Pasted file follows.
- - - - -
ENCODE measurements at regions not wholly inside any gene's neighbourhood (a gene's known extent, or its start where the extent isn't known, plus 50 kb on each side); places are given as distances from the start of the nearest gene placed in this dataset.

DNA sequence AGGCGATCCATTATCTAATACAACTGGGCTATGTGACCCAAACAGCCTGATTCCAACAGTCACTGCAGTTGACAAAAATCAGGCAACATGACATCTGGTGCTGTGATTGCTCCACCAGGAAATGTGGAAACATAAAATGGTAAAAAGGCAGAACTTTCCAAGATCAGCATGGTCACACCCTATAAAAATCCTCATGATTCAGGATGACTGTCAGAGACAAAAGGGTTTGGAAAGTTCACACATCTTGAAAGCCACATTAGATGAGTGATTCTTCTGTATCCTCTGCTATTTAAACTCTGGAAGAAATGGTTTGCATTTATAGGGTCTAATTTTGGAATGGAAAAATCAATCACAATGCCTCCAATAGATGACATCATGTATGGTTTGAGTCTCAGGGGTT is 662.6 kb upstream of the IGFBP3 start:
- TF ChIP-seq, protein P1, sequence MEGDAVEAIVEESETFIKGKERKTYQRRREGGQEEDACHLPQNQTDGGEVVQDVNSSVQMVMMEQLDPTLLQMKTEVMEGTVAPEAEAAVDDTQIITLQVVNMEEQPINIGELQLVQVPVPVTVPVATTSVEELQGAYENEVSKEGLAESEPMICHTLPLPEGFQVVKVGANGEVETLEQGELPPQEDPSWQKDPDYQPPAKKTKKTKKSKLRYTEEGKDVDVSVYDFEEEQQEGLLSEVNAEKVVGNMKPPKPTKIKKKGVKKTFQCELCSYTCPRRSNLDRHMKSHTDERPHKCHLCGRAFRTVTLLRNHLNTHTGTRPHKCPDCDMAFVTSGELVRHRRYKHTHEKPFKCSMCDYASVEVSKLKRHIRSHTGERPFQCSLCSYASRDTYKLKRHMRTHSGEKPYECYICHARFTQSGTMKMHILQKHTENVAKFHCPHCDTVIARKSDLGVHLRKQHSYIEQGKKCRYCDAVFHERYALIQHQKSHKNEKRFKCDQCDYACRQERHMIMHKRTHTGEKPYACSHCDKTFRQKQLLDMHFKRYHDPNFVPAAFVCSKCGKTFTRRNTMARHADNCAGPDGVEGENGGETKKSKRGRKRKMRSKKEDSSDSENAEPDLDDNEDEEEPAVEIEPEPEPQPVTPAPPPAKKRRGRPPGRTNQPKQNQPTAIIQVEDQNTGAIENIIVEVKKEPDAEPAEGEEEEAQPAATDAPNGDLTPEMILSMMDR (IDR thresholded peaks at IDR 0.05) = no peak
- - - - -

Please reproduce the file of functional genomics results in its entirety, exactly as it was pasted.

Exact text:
ENCODE measurements at regions not wholly inside any gene's neighbourhood (a gene's known extent, or its start where the extent isn't known, plus 50 kb on each side); places are given as distances from the start of the nearest gene placed in this dataset.

DNA sequence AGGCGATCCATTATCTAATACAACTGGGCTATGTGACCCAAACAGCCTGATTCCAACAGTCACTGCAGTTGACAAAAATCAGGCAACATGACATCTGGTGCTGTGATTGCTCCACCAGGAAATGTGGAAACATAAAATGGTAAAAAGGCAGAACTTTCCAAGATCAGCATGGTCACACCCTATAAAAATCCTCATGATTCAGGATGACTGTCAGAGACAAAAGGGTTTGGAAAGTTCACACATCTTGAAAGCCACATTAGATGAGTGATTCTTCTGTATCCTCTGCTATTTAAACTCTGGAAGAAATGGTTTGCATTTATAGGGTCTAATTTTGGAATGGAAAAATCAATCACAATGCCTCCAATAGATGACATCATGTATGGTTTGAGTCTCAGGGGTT is 662.6 kb upstream of the IGFBP3 start:
- TF ChIP-seq, protein P1, sequence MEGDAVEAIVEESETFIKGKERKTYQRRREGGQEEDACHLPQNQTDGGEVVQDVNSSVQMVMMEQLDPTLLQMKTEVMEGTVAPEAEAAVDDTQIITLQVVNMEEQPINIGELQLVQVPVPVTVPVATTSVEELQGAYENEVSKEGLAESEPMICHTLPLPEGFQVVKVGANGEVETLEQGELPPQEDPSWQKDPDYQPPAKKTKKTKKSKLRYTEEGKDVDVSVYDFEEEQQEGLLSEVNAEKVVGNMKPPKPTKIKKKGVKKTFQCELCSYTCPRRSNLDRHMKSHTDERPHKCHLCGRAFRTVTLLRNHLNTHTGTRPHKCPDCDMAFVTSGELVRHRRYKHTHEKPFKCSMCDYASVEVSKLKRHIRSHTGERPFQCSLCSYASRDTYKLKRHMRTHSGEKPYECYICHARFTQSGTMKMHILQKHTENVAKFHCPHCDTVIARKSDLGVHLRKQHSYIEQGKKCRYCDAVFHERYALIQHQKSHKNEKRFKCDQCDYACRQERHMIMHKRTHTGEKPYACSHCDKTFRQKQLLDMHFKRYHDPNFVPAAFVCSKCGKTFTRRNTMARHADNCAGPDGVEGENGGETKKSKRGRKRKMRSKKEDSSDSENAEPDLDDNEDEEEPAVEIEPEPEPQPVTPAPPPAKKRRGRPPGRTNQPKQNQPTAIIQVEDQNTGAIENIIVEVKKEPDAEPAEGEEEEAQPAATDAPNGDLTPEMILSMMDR (IDR thresholded peaks at IDR 0.05) = no peak